Bored Employees More Disgruntled Than Overworked, Survey Says

Feb 14, 2008
This article is part of a series called News & Trends.

Keep ’em busy and they won’t complain?

According to a surprising new survey, bored employees have a more negative impact than overworked employees on an organization’s overall morale and productivity.

Employees who report having not enough work are often doing work for which they are ill-suited, or have jobs that are poorly designed, according to Sirota Survey Intelligence research.

These workers report lower job satisfaction, sense of accomplishment, and pride in their employers compared to all other workers, according to the survey of more than one million employees.

“Feeling overworked — a condition that could lead to job burnout — is far more prevalent than feeling bored, yet both have harmful effects on employees and their companies. Interestingly, being bored has far more serious consequences for an organization than being overworked,” said Douglas Klein, Sirota’s president, in a statement.

The Sirota survey says employees’ perceptions of being overworked spike during their second through fifth years with an employer. The survey shows 27% of employees with two to five years’ experience with an employer report being overworked. In general, more employees report feeling overworked (22%) than those who say they are bored (14%).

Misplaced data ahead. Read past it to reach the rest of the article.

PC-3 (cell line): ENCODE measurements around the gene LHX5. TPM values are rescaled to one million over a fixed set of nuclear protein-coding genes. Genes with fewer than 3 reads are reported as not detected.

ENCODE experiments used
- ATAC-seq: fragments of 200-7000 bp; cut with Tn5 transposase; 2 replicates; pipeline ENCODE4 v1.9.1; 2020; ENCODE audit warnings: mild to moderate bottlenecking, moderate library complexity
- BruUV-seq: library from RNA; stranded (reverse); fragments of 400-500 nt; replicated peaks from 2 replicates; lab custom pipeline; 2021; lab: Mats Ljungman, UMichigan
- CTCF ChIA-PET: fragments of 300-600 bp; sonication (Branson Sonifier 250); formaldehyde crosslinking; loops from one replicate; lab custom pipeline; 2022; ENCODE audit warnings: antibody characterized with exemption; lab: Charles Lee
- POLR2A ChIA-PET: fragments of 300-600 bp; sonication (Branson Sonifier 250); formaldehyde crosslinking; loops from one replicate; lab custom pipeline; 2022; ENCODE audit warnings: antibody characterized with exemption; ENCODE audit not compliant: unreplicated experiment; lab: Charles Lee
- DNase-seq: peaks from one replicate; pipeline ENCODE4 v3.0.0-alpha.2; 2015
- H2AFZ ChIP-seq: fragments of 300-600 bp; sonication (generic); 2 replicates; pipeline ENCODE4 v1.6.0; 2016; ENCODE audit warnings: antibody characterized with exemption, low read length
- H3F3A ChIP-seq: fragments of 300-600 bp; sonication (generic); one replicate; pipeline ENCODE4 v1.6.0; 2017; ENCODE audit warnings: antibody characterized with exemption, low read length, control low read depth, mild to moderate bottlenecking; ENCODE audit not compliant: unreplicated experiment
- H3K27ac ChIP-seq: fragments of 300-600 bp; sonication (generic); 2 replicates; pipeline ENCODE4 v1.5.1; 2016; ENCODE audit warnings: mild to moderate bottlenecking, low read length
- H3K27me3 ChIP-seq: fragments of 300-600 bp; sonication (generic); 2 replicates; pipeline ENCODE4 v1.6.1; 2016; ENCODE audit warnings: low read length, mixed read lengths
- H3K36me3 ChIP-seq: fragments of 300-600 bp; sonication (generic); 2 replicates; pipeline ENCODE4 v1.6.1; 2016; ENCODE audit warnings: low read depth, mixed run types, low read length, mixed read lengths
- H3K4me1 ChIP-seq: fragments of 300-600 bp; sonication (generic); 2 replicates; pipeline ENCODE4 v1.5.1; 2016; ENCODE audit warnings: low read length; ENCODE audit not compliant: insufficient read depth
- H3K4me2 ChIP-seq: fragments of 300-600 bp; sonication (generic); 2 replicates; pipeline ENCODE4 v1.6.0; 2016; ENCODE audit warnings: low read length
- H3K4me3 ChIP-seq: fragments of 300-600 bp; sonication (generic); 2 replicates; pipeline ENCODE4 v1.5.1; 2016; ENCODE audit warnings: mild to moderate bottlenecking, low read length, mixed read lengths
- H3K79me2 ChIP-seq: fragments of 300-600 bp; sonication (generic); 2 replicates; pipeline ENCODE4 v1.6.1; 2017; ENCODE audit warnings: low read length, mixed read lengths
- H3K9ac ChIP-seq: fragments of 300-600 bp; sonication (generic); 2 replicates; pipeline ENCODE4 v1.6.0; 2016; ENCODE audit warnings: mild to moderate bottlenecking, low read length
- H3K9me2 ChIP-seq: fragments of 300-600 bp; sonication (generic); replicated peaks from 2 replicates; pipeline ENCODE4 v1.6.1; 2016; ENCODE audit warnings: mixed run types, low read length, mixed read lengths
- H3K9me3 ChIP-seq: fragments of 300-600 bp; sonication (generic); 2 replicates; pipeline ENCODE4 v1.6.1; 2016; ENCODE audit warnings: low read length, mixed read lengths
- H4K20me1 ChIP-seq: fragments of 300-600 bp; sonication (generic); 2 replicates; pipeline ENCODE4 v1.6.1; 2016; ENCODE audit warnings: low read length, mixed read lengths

“Employees who complain about being overworked also feel they are not receiving adequate support from co-workers. In addition, they contend that the quality of their work suffers, they experience greater stress and tension, and feel they have sacrificed their personal lives for their jobs,” said Klein.

The survey finds that 81% of employees with “about the right amount of work” are satisfied with their jobs, compared to just 50% of those with “too little work.” The survey also shows 74% of workers with “about the right amount of work” feel their jobs make good use of their skills and abilities, compared to just 36% of those with “too little work.” And 76% of workers with “about the right amount of work” are proud of where they work, compared to just 51% of those with “too little work.”

“Complaints about being overworked can be an indication of poor quality or work processes, and it can be difficult in certain circumstances to retain employees who feel they are overworked and out of balance with their work life,” said Klein.

“But bored employees have an even greater negative impact on an organization, lowering morale and productivity, and draining resources,” he added.

This article is part of a series called News & Trends.